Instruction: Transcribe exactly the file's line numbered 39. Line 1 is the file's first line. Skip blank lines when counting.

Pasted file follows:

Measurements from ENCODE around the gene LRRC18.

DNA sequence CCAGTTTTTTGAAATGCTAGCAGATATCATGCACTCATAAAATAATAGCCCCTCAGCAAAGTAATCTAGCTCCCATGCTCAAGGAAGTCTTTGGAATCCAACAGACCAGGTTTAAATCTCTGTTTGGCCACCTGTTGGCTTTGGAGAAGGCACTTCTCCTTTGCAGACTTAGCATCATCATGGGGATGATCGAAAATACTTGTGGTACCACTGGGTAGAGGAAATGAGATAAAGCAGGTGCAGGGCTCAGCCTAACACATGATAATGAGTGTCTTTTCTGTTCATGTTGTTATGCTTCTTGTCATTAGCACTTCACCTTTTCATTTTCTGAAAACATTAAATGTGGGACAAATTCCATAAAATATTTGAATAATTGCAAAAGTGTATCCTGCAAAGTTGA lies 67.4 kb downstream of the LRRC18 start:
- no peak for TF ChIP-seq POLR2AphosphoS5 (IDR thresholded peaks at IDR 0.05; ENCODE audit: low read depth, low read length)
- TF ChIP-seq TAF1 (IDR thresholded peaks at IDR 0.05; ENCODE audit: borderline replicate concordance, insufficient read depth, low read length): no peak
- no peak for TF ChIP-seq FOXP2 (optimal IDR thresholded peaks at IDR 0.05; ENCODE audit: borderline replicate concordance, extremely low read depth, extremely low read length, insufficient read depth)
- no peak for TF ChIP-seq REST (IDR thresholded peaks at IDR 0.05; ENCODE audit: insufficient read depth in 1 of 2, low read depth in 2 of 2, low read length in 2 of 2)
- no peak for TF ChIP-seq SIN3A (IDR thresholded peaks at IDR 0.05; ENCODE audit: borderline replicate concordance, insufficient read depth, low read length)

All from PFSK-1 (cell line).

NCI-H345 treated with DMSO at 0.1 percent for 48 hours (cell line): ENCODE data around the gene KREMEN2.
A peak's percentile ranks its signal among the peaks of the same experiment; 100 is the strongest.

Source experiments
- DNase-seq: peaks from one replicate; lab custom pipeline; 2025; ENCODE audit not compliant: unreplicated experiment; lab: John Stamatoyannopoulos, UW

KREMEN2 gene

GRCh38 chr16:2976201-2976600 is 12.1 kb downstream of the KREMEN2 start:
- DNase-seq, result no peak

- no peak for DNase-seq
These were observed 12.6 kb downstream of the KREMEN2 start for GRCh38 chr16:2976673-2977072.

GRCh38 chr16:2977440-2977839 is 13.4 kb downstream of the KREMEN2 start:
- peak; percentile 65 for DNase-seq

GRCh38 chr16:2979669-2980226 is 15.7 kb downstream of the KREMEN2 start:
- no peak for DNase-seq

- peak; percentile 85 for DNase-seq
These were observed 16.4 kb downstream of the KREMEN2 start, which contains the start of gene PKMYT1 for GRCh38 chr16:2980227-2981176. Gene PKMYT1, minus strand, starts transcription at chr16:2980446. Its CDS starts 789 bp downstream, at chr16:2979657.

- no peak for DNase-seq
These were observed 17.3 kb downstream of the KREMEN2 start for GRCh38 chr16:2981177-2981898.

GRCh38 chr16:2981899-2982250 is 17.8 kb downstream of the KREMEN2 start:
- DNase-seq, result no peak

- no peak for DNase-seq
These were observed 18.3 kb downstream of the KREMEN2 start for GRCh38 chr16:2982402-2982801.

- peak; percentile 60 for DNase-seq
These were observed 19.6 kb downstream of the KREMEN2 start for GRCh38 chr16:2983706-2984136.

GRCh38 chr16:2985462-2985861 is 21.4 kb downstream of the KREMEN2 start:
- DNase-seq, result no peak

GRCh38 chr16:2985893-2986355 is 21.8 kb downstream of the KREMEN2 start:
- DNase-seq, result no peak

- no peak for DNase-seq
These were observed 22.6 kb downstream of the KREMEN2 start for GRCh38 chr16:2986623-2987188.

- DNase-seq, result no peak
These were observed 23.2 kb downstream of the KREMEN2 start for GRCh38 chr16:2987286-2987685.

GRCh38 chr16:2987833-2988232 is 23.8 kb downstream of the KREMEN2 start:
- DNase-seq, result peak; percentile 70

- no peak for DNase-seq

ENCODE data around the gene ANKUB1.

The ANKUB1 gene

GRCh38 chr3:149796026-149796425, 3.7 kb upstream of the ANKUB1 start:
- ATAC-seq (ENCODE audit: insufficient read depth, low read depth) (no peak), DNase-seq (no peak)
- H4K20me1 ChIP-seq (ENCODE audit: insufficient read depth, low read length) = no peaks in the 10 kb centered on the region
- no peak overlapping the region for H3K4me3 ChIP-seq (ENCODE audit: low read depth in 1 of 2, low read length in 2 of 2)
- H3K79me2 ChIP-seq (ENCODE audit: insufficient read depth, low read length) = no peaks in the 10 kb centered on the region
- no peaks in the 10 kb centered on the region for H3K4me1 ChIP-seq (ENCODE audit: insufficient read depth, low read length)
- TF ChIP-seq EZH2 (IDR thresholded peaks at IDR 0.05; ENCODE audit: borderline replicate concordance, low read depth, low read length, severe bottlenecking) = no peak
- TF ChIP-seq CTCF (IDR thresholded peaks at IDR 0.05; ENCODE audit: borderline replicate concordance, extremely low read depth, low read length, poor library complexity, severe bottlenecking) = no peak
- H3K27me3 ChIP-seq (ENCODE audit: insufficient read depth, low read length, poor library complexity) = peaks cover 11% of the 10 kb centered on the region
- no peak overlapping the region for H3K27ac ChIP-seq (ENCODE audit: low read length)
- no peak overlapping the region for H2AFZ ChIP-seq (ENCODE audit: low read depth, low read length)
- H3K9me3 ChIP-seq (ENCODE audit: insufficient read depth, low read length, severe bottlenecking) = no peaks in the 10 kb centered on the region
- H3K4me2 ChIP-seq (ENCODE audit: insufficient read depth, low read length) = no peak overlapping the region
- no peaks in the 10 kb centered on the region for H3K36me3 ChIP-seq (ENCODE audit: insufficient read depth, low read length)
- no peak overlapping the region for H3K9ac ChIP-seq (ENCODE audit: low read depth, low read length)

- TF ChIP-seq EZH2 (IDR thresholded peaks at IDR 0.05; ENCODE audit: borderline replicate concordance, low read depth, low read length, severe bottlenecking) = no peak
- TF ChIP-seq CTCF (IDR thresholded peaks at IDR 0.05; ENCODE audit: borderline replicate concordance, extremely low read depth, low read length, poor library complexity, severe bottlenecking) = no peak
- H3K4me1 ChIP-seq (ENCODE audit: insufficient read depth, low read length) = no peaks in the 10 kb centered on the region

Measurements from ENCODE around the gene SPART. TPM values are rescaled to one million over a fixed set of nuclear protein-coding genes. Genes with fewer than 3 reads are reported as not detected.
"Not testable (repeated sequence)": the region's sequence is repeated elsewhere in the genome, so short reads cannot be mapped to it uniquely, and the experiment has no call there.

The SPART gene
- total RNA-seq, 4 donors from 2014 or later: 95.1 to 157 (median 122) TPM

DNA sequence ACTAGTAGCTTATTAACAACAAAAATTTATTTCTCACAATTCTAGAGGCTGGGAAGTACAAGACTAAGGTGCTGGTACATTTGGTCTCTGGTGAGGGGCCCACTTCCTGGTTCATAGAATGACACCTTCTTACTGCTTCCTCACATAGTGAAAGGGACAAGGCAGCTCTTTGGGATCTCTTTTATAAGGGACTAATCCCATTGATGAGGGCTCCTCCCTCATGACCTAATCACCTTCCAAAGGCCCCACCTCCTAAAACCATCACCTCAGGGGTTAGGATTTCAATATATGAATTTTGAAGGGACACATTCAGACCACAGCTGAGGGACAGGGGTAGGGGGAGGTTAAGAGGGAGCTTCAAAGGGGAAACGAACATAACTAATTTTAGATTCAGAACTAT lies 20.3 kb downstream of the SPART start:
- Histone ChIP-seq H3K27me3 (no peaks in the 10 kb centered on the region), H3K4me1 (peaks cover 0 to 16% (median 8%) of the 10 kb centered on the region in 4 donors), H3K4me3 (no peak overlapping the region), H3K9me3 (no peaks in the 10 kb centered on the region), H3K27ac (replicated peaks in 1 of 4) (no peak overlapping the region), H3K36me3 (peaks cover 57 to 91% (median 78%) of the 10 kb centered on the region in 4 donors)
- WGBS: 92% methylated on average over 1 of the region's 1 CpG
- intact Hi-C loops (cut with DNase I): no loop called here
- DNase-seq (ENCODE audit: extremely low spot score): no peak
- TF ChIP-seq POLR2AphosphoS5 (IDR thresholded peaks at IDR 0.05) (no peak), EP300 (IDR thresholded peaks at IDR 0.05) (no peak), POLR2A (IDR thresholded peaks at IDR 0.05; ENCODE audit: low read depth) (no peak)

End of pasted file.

These were observed 23.2 kb downstream of the KREMEN2 start for GRCh38 chr16:2987286-2987685.